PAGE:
More space news and info at: http://www.coconutsciencelab.com – observations from NASA’s Spitzer Space Telescope have led to the first temperature map of a super-Earth planet – a rocky planet nearly two times as big as ours. The map reveals extreme temperature swings from one side of the planet to the other, and hints that a possible reason for this is the presence of lava flows.
The toasty super-Earth 55 Cancri e is relatively close to Earth at 40 light-years away. It orbits very close to its star, whipping around it every 18 hours. Because of the planet’s proximity to the star, it is tidally locked by gravity just as our moon is to Earth. That means one side of 55 Cancri, referred to as the day side, is always cooking under the intense heat of its star, while the night side remains in the dark and is much cooler.
Spitzer stared at the planet with its infrared vision for a total of 80 hours, watching it orbit all the way around its star multiple times. These data allowed scientists to map temperature changes across the entire planet. To their surprise, they found a dramatic temperature difference of 2340 degrees Fahrenheit (1,300 Kelvin) from one side of the planet to the other. The hottest side is nearly 4,400 degrees Fahrenheit (2,700 Kelvin), and the coolest is 2,060 degrees Fahrenheit (1,400 Kelvin).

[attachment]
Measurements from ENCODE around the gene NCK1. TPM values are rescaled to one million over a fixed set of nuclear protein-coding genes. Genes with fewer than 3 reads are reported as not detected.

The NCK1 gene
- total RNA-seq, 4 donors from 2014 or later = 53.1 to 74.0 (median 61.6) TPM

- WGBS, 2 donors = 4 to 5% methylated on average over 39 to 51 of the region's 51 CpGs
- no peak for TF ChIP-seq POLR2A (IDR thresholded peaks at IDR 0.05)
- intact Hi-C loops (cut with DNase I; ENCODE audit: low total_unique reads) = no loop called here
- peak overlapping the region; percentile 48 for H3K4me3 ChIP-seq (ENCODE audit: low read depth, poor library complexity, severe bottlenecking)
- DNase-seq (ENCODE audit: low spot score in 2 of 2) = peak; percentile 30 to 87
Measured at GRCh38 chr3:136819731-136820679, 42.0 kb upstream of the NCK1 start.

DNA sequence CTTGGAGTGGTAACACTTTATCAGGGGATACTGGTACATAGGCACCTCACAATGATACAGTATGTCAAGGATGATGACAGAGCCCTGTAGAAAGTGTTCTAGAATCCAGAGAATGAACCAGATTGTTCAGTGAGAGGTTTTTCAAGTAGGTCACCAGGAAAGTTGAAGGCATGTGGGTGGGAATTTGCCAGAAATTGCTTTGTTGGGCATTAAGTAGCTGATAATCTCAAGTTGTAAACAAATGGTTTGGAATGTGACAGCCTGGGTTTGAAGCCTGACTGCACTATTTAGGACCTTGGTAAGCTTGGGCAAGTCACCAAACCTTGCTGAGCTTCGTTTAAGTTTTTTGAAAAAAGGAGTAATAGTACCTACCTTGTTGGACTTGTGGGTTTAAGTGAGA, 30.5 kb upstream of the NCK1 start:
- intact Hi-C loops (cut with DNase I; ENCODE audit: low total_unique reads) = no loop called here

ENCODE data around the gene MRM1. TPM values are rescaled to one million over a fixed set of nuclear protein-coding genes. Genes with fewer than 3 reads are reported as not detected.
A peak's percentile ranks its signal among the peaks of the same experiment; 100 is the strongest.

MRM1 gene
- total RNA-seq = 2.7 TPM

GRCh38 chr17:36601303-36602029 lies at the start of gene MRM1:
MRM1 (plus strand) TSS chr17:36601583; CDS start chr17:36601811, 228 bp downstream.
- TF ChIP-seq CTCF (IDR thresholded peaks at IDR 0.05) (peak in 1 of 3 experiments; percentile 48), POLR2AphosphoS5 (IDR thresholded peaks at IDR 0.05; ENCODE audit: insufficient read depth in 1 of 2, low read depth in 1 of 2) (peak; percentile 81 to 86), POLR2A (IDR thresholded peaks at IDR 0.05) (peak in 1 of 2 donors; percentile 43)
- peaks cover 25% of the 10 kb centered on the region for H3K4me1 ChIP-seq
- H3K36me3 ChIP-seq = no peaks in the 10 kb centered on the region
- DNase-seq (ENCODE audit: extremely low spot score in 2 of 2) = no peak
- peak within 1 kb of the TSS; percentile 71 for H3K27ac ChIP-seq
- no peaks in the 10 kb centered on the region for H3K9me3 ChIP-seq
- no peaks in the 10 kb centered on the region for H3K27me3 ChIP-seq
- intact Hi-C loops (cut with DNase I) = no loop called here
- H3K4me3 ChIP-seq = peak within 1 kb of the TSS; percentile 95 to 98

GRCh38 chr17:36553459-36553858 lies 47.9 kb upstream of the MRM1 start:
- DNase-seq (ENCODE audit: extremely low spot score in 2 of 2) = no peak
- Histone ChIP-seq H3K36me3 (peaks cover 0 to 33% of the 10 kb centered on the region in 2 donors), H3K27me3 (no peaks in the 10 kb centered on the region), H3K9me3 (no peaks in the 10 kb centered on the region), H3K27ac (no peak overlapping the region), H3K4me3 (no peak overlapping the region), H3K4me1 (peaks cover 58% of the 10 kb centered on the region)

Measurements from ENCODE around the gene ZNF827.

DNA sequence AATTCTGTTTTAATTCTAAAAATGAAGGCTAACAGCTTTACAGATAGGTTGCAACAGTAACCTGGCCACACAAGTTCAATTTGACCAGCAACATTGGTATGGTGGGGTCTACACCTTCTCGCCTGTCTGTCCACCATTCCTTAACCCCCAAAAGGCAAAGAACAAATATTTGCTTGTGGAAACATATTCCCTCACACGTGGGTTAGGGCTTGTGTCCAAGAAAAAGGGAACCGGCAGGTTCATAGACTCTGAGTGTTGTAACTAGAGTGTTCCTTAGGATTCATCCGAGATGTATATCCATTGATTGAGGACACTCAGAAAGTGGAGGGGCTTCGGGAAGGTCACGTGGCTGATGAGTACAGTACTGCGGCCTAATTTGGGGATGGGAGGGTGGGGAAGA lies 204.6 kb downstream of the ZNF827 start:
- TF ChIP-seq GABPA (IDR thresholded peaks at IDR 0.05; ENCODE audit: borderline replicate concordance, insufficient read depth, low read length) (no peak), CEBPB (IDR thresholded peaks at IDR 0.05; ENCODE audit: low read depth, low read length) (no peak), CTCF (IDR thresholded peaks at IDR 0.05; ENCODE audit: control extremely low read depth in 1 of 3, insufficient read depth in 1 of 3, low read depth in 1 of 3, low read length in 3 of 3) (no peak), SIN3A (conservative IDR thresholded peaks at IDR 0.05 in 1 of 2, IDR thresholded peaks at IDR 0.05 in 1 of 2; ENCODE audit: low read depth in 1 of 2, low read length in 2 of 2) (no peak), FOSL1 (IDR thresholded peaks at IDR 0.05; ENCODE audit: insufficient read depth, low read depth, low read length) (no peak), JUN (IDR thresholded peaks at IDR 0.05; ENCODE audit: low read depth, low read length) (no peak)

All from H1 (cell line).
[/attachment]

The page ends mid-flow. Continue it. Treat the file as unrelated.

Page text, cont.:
The Spitzer data also revealed the hottest spot on the planet has shifted over a bit from where it was expected to be: directly under the blazing star. This shift either indicates some degree of heat recirculation confined to the day side, or points to surface features with extremely high temperatures, such as lava flows.
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Credits: NASA JPL CalTech
Edited by Coconut Science Lab